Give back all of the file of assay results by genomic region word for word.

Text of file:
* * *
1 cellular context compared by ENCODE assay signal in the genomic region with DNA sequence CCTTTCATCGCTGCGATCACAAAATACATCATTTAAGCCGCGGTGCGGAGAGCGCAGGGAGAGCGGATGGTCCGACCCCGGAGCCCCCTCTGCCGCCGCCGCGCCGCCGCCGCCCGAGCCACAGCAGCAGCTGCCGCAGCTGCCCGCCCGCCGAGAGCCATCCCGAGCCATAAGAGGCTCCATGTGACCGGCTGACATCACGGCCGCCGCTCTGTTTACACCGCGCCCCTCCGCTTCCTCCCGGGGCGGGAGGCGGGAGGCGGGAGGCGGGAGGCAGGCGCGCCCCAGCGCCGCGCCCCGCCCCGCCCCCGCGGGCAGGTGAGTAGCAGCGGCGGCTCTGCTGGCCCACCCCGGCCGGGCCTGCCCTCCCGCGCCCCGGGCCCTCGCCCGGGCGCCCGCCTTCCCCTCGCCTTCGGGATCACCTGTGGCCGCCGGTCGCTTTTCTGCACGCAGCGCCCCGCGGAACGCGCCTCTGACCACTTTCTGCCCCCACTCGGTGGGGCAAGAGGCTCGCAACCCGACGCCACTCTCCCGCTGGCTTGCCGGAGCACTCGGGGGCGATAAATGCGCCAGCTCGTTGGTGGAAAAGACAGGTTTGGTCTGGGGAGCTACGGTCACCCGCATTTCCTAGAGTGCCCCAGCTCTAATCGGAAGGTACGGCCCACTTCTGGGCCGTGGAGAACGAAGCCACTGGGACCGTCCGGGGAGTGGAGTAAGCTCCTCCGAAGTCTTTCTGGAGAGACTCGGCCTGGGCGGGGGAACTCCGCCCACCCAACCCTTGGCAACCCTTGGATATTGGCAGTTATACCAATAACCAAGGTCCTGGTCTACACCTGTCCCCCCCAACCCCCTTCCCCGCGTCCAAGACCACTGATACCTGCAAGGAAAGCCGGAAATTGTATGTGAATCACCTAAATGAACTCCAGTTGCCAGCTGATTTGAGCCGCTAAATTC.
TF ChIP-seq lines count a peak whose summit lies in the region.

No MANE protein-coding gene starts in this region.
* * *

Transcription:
1 cellular context compared by ENCODE assay signal in the genomic region with DNA sequence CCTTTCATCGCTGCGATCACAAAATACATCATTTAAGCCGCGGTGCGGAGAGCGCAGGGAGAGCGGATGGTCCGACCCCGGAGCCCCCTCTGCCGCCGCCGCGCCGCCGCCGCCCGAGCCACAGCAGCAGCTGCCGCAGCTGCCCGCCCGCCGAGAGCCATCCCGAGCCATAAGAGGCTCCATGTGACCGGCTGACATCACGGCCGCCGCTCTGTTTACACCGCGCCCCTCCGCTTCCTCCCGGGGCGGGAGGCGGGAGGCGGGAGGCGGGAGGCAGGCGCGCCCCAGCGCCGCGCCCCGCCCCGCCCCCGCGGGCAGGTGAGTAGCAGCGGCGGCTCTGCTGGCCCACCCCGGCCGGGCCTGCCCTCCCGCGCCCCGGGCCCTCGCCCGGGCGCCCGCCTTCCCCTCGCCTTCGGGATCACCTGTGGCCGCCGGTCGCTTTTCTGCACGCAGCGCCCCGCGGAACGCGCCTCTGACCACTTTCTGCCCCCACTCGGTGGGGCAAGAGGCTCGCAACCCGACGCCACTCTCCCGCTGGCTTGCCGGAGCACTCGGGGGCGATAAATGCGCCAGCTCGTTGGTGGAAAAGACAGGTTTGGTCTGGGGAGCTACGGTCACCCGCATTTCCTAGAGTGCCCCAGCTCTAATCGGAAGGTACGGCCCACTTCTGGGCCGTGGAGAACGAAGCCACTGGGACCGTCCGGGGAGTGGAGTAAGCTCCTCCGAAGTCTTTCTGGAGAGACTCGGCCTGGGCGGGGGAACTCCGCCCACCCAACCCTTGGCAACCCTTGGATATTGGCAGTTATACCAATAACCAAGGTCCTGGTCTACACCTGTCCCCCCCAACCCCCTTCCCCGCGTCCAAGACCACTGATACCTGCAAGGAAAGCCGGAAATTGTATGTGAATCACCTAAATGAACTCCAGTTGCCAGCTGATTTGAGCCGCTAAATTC.
TF ChIP-seq lines count a peak whose summit lies in the region.

No MANE protein-coding gene starts in this region.